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Fingerprinting of skin cells by live cell Raman spectroscopy reveals melanoma cell heterogeneity and cell-type-specific responses to UVR



Raman spectroscopy is an emerging dermatological technique with the potential to discriminate biochemically between cell types in a label-free and non-invasive manner. Here, we use live single-cell Raman spectroscopy and principal component analysis (PCA) to fingerprint mouse melanoblasts, melanocytes, keratinocytes and melanoma cells. We show the differences in their spectra are attributable to biomarkers in the melanin biosynthesis pathway and that melanoma cells are a heterogeneous population that sit on a trajectory between undifferentiated melanoblasts and differentiated melanocytes. We demonstrate the utility of Raman spectroscopy as a highly sensitive tool to probe the melanin biosynthesis pathway and its immediate response to ultraviolet (UV) irradiation revealing previously undescribed opposing responses to UVA and UVB irradiation in melanocytes. Finally, we identify melanocyte-specific accumulation of β-carotene correlated with a stabilisation of the UVR response in lipids and proteins consistent with a β-carotene-mediated photoprotective mechanism. In summary, our data show that Raman spectroscopy can be used to determine the differentiation status of cells of the melanocyte lineage and describe the immediate and temporal biochemical changes associated with UV exposure which differ depending on cell type, differentiation status and competence to synthesise melanin. Our work uniquely applies Raman spectroscopy to discriminate between cell types by biological function and differentiation status while they are growing in culture. In doing so, we demonstrate for the first time its utility as a tool with which to probe the melanin biosynthesis pathway.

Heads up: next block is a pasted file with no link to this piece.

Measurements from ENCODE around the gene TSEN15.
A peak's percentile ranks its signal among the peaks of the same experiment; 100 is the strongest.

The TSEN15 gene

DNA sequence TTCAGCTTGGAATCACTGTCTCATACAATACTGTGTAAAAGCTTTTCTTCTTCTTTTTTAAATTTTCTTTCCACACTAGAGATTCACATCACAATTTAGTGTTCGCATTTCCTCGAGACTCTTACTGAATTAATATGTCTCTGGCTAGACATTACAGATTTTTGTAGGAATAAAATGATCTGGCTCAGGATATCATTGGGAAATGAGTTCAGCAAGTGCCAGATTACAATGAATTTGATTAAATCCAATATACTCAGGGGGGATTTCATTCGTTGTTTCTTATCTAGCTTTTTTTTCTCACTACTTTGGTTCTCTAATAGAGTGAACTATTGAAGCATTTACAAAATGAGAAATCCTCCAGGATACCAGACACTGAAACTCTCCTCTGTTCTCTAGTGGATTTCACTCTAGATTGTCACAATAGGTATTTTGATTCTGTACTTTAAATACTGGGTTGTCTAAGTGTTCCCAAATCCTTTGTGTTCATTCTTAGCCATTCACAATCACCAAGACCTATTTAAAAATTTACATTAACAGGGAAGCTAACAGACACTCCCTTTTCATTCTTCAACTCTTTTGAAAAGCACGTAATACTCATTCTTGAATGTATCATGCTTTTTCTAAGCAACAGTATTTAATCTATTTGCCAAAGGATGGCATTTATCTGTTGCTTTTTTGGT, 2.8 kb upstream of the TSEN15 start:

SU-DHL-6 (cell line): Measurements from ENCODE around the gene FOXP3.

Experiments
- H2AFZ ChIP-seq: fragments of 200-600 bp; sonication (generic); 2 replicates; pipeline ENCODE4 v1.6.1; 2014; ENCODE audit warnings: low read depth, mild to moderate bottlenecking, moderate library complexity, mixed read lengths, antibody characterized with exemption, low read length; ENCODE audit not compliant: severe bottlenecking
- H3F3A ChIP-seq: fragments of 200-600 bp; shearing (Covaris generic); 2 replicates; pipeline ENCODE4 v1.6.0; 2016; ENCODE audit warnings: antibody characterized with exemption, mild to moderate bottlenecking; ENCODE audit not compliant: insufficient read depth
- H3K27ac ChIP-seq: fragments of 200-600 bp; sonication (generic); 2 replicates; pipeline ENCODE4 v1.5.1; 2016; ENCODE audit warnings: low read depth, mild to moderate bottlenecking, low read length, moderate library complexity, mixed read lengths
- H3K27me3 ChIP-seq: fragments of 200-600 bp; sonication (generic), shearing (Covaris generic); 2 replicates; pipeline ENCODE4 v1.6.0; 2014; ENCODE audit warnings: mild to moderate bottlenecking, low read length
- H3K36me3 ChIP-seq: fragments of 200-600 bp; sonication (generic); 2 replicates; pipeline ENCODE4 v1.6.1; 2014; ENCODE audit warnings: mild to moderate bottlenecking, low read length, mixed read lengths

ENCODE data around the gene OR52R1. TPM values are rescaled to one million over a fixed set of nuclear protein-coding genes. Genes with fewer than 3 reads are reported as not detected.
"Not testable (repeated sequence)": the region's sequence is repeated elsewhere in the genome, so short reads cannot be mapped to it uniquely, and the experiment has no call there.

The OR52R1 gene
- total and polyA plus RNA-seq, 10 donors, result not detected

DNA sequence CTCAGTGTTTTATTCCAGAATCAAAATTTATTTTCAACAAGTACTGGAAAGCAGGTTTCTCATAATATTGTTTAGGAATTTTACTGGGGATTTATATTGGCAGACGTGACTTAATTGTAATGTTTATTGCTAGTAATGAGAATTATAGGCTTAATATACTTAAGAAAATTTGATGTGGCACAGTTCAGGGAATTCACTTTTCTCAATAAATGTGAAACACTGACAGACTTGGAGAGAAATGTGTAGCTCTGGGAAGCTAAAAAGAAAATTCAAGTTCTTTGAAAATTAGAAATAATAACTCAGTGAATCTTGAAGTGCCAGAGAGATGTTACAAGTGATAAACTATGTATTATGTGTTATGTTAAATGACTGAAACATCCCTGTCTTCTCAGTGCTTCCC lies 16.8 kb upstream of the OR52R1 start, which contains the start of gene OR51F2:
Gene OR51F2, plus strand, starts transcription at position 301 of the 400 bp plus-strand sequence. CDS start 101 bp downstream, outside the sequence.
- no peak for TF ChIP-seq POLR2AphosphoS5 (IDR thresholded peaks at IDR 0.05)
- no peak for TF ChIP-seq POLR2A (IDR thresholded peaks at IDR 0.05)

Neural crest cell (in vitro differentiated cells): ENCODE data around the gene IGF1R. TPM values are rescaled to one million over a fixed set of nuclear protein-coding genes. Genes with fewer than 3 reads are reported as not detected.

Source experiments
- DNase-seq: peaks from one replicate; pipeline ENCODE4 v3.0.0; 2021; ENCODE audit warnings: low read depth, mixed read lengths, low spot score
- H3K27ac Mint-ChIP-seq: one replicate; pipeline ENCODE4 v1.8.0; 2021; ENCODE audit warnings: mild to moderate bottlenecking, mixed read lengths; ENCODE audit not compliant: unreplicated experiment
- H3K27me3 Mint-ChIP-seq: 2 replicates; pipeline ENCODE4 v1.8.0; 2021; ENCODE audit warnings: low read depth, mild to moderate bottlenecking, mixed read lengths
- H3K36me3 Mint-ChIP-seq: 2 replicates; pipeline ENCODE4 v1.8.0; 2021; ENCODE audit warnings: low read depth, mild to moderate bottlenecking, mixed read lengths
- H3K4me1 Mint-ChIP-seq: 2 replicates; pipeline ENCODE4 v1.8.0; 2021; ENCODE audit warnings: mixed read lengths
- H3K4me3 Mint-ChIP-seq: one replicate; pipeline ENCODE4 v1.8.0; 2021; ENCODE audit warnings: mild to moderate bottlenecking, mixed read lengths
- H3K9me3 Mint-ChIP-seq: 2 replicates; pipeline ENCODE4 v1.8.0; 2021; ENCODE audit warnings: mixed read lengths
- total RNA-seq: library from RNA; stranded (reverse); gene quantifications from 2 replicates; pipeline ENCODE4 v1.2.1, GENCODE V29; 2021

Date made available30/06/2014
PublisherLancaster University
Date of data production14/06/2022

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